Officials in Baku and Yerevan confirmed shelling with large-calibre weapons and said fighting was ongoing near the border in the Tavush region.
Russia has said it is prepared to mediate peace talks between ex-Soviet rivals Azerbaijan and Armenia after fighting escalated along their shared border.
President Vladimir Putin and members of Russia's Security Council expressed "extreme concern" over the flare-up in fighting between the South Caucasus countries that erupted last week, Kremlin spokesman Dmitry Peskov said.
Putin alongside senior Russian government officials "emphasised an urgent need for the parties to adhere to a ceasefire, and voiced a readiness to mediate efforts", Peskov said, quoted by the Interfax news agency.
Turkish defence industry says it can support Azerbaijan
Turkey's defence industry chief said on Friday that his sector was ready to help Azerbaijan, which has seen border clashes with Armenia in which 16 people have been killed.
Turkey has strong historical and cultural ties with Azerbaijan, as well as joint energy projects.
President Recep Tayyip Erdogan said on Tuesday that it would not hesitate to "stand against any attack" on Azerbaijan and that Armenia was "out of its depth" in the conflict.
On Friday, Defence Industry Director Ismail Demir tweeted that "Our defence industry, with all its experience, technology and capabilities, from our armed drones to our ammunition and missiles and our electronic warfare systems, is always at the disposal of Azerbaijan!".
Fifteen soldiers from both sides and one civilian have died since Sunday in the clashes between the neighbouring former Soviet republics, which fought a war in the 1990s over the mountainous Nagorno-Karabakh region.
International concern is high because of the threat to stability in a region that hosts pipelines taking oil and gas from the Caspian Sea to global markets.
Demir, who met Azerbaijan's deputy defence minister and air force commander Ramiz Tahirov in Ankara, said Turkey would help to modernise Azerbaijan's army.
Turkish Defence Minister Hulusi Akar said Armenia had started the border clashes, and that it would be "drowned under the plot that they initiated".
Fresh clashes at Azerbaijan-Armenia border
Border clashes between arch-foes Azerbaijan and Armenia have resumed after a brief de-escalation in fighting.
Azerbaijani defence ministry said one of its soldiers died, while Armenian defence ministry said a civilian was wounded in Chinari village from an Azerbaijani drone strike.
Azerbaijan said early on Thursday clashes were ongoing near the border after "Armenians shelled Azerbaijani villages with large-calibre weapons" and Armenia's defence ministry said Azerbaijani forces were "shelling Armenian villages with mortars and howitzers."
Defence officials a day earlier said fighting had subsided in the Tavush region after several days of deadly clashes.
Azerbaijan said it has lost 12 servicemen and one civilian in three days of fighting, and Armenia said four of its troops were killed on Tuesday.
On Thursday, Armenian officials said 20 servicemen have been injured since Sunday, with one of them in grave condition.
The fighting had prompted calls for an immediate ceasefire from the United States, European Union and regional power broker Russia.
Internationally mediated peace talks between the two Caucasus nations have so far failed to bring about a solution to the territorial dispute.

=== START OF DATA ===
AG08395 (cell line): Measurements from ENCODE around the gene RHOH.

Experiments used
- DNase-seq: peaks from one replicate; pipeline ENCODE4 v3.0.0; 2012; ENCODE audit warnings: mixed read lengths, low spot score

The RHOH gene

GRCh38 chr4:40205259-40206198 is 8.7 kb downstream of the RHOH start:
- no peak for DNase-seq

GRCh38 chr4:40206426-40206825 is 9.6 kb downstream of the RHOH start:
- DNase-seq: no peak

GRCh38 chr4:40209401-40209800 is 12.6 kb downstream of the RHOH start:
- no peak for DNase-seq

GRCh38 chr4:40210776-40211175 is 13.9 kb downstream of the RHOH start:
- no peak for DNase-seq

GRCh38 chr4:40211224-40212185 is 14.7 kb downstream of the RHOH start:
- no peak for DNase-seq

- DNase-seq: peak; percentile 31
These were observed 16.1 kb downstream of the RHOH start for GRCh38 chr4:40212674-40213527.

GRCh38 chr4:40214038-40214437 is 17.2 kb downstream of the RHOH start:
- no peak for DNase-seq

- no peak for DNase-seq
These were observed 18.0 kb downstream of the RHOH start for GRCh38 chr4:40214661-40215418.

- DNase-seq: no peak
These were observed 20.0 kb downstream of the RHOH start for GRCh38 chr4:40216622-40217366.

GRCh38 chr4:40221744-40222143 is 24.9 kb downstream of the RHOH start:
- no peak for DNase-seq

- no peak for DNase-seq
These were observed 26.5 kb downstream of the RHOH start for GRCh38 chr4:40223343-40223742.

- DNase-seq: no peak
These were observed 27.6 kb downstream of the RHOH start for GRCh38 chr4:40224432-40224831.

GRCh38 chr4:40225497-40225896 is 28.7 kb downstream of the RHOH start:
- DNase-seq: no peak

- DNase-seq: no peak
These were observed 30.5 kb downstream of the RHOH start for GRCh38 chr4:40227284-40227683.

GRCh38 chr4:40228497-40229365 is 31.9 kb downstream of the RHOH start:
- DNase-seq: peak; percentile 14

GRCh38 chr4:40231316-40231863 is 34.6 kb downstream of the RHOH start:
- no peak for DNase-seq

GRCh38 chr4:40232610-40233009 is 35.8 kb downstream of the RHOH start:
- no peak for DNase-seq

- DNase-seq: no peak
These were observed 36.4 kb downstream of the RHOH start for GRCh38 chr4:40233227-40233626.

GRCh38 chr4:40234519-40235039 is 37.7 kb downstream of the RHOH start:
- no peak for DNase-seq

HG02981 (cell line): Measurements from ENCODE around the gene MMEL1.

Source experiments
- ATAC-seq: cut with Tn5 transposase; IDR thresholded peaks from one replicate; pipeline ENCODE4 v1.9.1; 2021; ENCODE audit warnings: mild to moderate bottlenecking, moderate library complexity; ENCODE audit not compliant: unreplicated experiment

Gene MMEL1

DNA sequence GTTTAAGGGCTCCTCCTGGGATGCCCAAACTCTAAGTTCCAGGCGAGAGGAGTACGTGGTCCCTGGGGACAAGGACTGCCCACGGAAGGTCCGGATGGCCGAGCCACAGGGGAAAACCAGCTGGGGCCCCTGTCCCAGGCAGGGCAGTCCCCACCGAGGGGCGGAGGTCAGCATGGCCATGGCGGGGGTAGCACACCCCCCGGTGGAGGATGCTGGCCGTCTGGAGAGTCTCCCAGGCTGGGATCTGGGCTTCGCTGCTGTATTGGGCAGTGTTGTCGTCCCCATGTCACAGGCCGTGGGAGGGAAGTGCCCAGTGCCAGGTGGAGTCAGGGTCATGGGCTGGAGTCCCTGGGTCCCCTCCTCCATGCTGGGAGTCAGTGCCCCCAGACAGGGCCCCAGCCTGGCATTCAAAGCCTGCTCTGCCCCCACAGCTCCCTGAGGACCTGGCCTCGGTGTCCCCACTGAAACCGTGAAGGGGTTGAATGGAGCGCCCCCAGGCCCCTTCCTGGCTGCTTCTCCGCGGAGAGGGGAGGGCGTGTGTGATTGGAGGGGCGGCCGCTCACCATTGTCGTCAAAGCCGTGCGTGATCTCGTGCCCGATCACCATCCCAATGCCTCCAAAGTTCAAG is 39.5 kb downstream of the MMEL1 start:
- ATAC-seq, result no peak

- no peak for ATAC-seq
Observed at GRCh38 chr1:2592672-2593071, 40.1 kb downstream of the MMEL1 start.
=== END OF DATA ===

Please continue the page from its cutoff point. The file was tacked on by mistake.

Azerbaijani minister sacked
Azerbaijan's President Ilham Aliyev sacked his foreign minister after accusing him of "meaningless negotiations" with Armenia.
Aliyev said on Wednesday Foreign Minister Elmar Mamedyarov did not do enough to try to resolve the conflict.
"What was the foreign minister doing? Where he was? We were all at work after the July 12 events ... and I could not find him," Aliyev told a government meeting of the start of the clashes on Sunday.
"... Unfortunately, recently our diplomacy is not compatible with the successful development of our country. In some cases, it is engaged in meaningless work, meaningless negotiations."
Mamedyarov, 60, has been foreign minister since April 2004.
Locked in conflict
The two neighbours in the South Caucasus have been locked in conflict over Nagorno-Karabakh, a region of Azerbaijan that has been under the control of ethnic Armenian forces backed by Armenia, who declared independence during a conflict that broke out as the Soviet Union crumbled in 1991. International efforts to settle the conflict have stalled.
The latest clashes occurred some 300 km from the mountainous enclave.
Though a ceasefire was agreed upon in 1994, Azerbaijan and Armenia continue to accuse each other of shooting attacks around Nagorno-Karabakh and along the separate Azerbaijani-Armenian frontier.
Armenian and Azerbaijani forces have frequently engaged in clashes. In 2016, scores were killed in four days of fighting.
Turkey slams Armenian aggression
Turkey's Foreign Ministry slammed Armenia's attacks on Azerbaijan and the smear campaign against Turkey.
"This hypocritical attitude of Armenia, which has maintained an illegitimate occupation in the territory of Azerbaijan for many years, clearly and obviously reveals who is the main obstacle to the establishment of permanent peace and stability in the South Caucasus," it said in a statement.
The Foreign Ministry said Armenia's foreign policy based on slander will not be beneficial to anyone.
“This approach is a manifestation of a mentality that creates its identity only from a unilateral understanding of history and tries to justify its unlawful aggression,” it said.
The ministry added that the Armenian authorities should act wisely and learn as soon as possible to be part of solutions instead of problems in the South Caucasus.